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Kristin Fracchia

College Search: Tips to Find the Best School for You

Not sure where to begin your college search? Feeling completely lost and confused?


Well guess what? In my humble opinion, I think that means you are actually one step ahead of the game. Despite all the talk out there about a “college search,” the vast majority of college applicants never truly search for a school themselves. They make a list of colleges their friends like, their parents like, their counselors like, or simply schools they’ve seen on t-shirts or on TV. I was one of these students. I never looked outside of my own backyard, and when I started learning about all the amazing colleges and universities that are out there later on, boy, did I have some regrets.

So, first, pat yourself on the back just for being on the mission to uncover the right college for you. Now, let’s talk about how you can find it.


Step 1: Take an Inventory of Yourself

Ask yourself these questions: What do I like and dislike about my current school? How do I learn best? Do I like to study alone or with a group? Do I like to have personal interactions with my teachers? Do I like socializing in large or small groups? Does climate have a serious impact on me? Do I need to be close to home? Do I like to be involved in a lot of activities? Do I need school spirit? sports? theatre? There are so many questions to ask and lots of resources for self-assessments out there. Here is one that I particularly like. Taking stock of what you want and need will help you know what to look for as you research schools.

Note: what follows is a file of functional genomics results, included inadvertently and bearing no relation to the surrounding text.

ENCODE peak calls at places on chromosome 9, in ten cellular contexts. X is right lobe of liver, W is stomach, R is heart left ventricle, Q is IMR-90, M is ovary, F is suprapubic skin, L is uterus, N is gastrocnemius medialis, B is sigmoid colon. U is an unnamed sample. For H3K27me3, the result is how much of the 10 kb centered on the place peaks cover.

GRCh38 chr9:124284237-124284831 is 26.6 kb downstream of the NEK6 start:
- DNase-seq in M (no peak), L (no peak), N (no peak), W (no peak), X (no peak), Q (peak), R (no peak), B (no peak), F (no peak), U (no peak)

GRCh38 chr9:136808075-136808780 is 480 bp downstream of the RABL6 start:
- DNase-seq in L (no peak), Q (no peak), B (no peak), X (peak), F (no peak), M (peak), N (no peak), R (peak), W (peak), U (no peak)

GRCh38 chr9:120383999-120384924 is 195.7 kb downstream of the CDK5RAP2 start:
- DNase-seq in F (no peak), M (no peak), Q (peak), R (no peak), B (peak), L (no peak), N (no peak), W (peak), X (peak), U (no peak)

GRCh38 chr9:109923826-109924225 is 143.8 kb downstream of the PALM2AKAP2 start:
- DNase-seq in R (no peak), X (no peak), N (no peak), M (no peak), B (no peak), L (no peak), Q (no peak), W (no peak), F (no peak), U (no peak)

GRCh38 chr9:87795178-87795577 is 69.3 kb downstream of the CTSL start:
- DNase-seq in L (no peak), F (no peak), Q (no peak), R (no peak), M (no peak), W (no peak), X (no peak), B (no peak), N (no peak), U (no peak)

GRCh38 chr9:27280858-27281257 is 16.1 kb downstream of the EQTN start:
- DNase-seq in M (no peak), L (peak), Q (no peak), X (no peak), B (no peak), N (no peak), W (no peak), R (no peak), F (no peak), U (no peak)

Step 2: Establish Your Must-Haves

Take a look at the following list of criteria and determine what your requirements are for each category. Are there any deal-breakers? Are there any you don’t have particularly strong feelings about? Be careful of eliminating anything you aren’t sure about at this point: If you’ve never seen a small liberal arts school before, how do you know you don’t want to go to one? If you don’t know, then make some college visits before you rule anything out.